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West Springfield, Agawam reflect on Morgan–Sullivan traffic during Big E

Feb. 12, 2020 | Danielle Eaton

The Morgan–Sullivan bridge is scheduled to complete in early August 2021.
Reminder Publishing file photo

AGAWAM –  A few months into an almost three-year long construction project to rebuild the Morgan-Sullivan Bridge proved difficult to navigate during one of the busiest times of year for West Springfield and Agawam: the Big E.

For months, residents and town leaders expressed their concerns about traffic. In the months leading up to the two-week long fair, Agawam Mayor William Sapelli and West Springfield Mayor William Reichelt met with Big E representatives, police departments from both towns and each other to try to come up with a plan.

Sapelli said the meetings between everyone began “in May or June” to begin planning early. “What we did was anticipated the issue, tried to get out in front of it,” he told Reminder Publishing.

Big E officials, such as President Gene Cassidy, Sapelli said, were incredibly helpful when it came to coordinating traffic and safety plans with the towns.

“They said they were gonna take out certain ads and promote avoiding certain areas. All advertising brochures indicated proper patterns,” he said.

Despite all the planning Sapelli said, “You never know if a plan is going to work.”

All the advance planning paid off for both towns though, Sapelli said, and he described traffic as “outstanding.”

“Even police told us this was the best year ever with traffic control,” he stated.

One reason he believes it went so well was the cooperation from the Big E and the shuttles they provided.

“What they also did was supplied shuttles. One from Enfield Mall, one from Holyoke. They supplied traffic from the north a shuttle, from the south a shuttle,” he said. “[They] shuttled people in [and] kept buses going.”

Sapelli said the Big E also “encouraged people to take advantage of parking before coming to the area.”

He did note that decreased Big E attendance was not a factor with how smoothly traffic went. “It wasn’t because of lower attendance,” he stated.

During the 2020 Big E, Sapelli said while there’s nothing particularly notable to be changed and improve traffic during the fair, the towns and officials would “regroup [to] see what we can do different.”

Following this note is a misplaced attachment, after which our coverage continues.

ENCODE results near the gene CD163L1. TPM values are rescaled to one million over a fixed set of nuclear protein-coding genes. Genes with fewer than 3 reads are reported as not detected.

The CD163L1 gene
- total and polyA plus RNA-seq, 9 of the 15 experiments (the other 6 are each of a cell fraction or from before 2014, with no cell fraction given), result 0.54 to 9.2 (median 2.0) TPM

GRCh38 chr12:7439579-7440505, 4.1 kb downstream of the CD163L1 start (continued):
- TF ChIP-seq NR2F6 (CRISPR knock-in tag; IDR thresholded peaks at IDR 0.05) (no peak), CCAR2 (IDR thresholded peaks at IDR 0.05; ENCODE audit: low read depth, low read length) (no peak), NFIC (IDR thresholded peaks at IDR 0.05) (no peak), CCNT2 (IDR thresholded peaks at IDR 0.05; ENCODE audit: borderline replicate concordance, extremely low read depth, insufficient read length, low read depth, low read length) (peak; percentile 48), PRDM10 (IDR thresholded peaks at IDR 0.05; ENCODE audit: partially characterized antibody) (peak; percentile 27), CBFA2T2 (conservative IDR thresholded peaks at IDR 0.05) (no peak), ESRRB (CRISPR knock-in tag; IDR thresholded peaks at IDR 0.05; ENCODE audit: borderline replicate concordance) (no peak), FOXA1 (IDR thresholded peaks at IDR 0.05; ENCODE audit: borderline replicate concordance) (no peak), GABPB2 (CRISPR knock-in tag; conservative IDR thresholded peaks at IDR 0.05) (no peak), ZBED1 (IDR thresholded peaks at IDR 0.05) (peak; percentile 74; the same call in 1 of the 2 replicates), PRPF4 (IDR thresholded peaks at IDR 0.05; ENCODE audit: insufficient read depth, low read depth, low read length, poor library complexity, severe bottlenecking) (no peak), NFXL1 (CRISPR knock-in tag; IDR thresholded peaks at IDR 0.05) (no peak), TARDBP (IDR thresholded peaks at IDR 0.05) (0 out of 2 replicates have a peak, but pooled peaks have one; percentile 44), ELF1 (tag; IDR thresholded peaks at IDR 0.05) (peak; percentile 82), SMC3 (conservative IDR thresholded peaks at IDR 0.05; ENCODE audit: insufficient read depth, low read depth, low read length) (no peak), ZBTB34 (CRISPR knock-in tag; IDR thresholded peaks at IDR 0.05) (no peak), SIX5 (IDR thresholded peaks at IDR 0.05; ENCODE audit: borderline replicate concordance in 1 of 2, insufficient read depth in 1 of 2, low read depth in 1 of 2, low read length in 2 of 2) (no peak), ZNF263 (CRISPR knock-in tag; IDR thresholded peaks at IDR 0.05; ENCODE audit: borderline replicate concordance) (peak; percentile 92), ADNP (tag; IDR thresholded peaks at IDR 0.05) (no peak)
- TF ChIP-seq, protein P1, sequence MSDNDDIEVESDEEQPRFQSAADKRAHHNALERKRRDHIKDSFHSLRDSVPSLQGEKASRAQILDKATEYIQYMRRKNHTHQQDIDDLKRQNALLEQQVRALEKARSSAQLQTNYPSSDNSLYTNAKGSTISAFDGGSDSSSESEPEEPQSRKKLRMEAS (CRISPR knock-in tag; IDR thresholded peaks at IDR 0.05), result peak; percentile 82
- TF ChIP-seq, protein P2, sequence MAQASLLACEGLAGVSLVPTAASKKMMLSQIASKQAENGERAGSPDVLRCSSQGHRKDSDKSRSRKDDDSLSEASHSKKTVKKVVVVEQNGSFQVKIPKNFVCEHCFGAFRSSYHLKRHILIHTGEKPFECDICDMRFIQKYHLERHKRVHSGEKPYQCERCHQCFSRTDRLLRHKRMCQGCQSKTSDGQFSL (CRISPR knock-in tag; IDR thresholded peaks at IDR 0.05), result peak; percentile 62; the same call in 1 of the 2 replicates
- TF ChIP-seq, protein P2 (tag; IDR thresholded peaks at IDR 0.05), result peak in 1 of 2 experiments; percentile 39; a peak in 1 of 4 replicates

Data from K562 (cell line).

Ideally, he said they’d like to duplicate what they did during 2019, however they will “revisit it again in June and see what we can do.”

Both Reichelt and Sapelli agreed one factor that will help with the flow of traffic during the 2020 Big E is the addition of a new lane on the bridge.

“Obviously having one lane made things difficult,” Reichelt said. “We hope that by next year they will have the other side open, so there will be three lanes,” he said.

Sapelli said, “The side we’re working on now, which I believe is the west side, that’ll be completed and when that’ll be completed that’ll be three lanes. So we’ll be three lanes instead of the two we have now, so it’s all good.”

Another positive factor that will impact traffic during future Big E’s is the completion date of the project, which Sapelli said he found out on the morning of Jan. 10, was moved up by almost a year.

He explained that the Baker-Polito Administration and the Massachusetts Department of Transportation (DOT) had agreed to a $1.5 million contract with Northern Construction Service to move up the completion date 285 days earlier than the original date of May 21, 2022.

The construction on the bridge is now scheduled to be completed on Aug. 9, 2021, just before the Big E in September.

“So we have to deal with September of ‘20 then September ‘21 the bridge will be done. So we won’t have to worry about it,” Sapelli said.

Overall, he said, he’d been pleased with the way traffic went during the 2019 Big E. “I’m so pleased with the cooperation of the Big E and the work of the West Springfield and Agawam Police Departments and the traffic duty,” he said. “They did a great job of mitigating any issues with the traffic During the Big E there was an influx of large vehicles whether it’s rides, produce, buses.That three week period, might as well say four, it’s a challenge and they did a great job.”

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